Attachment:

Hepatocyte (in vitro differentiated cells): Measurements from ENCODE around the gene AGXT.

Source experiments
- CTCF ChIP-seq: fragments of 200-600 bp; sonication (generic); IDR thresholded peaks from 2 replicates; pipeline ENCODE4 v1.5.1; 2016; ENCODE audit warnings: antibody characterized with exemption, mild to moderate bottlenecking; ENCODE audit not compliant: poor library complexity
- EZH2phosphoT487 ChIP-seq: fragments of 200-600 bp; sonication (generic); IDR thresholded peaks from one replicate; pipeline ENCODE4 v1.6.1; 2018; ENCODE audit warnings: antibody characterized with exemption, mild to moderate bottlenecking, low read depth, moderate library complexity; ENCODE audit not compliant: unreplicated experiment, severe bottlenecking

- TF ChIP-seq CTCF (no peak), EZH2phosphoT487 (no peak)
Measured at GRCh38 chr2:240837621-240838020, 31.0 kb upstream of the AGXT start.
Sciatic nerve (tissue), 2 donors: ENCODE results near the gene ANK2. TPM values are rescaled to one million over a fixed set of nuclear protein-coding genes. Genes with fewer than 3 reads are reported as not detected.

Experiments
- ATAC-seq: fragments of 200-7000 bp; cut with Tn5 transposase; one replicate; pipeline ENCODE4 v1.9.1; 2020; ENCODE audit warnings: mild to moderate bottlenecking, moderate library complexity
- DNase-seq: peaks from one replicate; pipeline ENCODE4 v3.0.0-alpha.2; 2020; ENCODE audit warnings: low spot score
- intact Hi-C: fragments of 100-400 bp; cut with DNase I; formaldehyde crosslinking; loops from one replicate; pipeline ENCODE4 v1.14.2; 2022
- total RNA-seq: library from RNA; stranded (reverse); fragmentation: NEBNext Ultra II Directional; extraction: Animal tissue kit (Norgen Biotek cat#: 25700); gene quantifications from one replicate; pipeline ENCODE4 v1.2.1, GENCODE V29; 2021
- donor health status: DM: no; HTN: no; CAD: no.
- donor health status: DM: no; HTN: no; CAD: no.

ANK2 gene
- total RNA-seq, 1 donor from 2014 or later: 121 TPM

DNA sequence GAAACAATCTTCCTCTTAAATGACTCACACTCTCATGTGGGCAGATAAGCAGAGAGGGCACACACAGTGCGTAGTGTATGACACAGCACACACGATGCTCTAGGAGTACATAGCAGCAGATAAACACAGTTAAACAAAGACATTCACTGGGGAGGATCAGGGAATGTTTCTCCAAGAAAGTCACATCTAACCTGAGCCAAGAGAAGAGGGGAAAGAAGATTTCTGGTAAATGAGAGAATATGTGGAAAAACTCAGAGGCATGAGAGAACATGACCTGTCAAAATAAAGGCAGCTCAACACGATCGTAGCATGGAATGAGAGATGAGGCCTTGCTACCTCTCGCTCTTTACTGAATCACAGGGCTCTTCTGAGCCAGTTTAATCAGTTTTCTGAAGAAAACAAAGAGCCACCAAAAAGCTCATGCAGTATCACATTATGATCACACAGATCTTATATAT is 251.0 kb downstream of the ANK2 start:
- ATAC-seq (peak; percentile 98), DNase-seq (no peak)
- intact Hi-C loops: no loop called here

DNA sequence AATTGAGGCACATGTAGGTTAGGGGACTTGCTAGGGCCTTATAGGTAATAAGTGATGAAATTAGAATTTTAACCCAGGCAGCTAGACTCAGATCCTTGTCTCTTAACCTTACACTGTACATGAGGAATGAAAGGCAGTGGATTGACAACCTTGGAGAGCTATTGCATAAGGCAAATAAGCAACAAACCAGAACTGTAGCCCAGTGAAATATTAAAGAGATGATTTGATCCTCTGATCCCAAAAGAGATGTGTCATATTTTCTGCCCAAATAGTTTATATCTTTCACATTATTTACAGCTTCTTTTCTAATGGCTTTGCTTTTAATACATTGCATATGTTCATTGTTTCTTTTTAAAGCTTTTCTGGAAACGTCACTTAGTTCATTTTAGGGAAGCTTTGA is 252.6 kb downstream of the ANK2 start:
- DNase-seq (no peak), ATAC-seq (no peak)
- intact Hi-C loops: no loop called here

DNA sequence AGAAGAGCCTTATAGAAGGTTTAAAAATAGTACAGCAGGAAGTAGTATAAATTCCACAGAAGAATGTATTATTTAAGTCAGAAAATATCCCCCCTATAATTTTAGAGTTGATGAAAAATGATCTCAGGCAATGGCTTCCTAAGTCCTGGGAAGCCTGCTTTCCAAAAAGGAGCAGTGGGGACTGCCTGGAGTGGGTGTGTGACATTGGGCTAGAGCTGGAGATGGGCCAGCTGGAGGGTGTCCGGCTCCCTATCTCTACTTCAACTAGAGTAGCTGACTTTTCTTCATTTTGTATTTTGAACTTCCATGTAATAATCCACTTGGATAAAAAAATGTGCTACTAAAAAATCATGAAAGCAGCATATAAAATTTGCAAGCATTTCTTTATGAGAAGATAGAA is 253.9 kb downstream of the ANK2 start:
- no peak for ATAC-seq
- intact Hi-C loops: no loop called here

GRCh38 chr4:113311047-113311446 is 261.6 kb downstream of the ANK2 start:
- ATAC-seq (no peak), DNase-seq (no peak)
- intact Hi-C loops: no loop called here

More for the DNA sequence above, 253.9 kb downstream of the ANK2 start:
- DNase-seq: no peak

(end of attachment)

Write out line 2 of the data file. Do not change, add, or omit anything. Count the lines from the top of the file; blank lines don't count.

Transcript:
Source experiments